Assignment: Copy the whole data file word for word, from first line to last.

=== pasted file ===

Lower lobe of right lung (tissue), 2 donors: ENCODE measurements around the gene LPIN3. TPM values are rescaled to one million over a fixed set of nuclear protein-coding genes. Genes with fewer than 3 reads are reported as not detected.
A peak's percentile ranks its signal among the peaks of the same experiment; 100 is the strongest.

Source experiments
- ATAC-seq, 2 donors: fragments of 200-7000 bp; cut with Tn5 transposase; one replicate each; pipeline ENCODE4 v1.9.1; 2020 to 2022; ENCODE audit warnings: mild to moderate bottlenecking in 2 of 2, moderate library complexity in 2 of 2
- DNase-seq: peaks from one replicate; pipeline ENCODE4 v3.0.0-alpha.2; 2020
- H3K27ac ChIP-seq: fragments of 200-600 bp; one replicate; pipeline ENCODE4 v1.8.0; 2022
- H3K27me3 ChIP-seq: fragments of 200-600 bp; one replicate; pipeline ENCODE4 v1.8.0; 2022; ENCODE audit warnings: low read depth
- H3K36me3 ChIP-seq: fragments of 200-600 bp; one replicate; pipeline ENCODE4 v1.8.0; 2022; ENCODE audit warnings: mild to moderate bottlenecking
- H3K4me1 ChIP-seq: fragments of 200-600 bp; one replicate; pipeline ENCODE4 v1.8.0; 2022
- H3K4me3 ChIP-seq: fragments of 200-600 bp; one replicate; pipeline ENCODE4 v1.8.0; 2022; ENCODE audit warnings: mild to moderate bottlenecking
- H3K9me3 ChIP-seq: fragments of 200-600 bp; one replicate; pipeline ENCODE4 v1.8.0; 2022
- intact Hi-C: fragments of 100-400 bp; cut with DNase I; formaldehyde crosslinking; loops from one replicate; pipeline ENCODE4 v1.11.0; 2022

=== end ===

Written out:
Lower lobe of right lung (tissue), 2 donors: ENCODE measurements around the gene LPIN3. TPM values are rescaled to one million over a fixed set of nuclear protein-coding genes. Genes with fewer than 3 reads are reported as not detected.
A peak's percentile ranks its signal among the peaks of the same experiment; 100 is the strongest.

Source experiments
- ATAC-seq, 2 donors: fragments of 200-7000 bp; cut with Tn5 transposase; one replicate each; pipeline ENCODE4 v1.9.1; 2020 to 2022; ENCODE audit warnings: mild to moderate bottlenecking in 2 of 2, moderate library complexity in 2 of 2
- DNase-seq: peaks from one replicate; pipeline ENCODE4 v3.0.0-alpha.2; 2020
- H3K27ac ChIP-seq: fragments of 200-600 bp; one replicate; pipeline ENCODE4 v1.8.0; 2022
- H3K27me3 ChIP-seq: fragments of 200-600 bp; one replicate; pipeline ENCODE4 v1.8.0; 2022; ENCODE audit warnings: low read depth
- H3K36me3 ChIP-seq: fragments of 200-600 bp; one replicate; pipeline ENCODE4 v1.8.0; 2022; ENCODE audit warnings: mild to moderate bottlenecking
- H3K4me1 ChIP-seq: fragments of 200-600 bp; one replicate; pipeline ENCODE4 v1.8.0; 2022
- H3K4me3 ChIP-seq: fragments of 200-600 bp; one replicate; pipeline ENCODE4 v1.8.0; 2022; ENCODE audit warnings: mild to moderate bottlenecking
- H3K9me3 ChIP-seq: fragments of 200-600 bp; one replicate; pipeline ENCODE4 v1.8.0; 2022
- intact Hi-C: fragments of 100-400 bp; cut with DNase I; formaldehyde crosslinking; loops from one replicate; pipeline ENCODE4 v1.11.0; 2022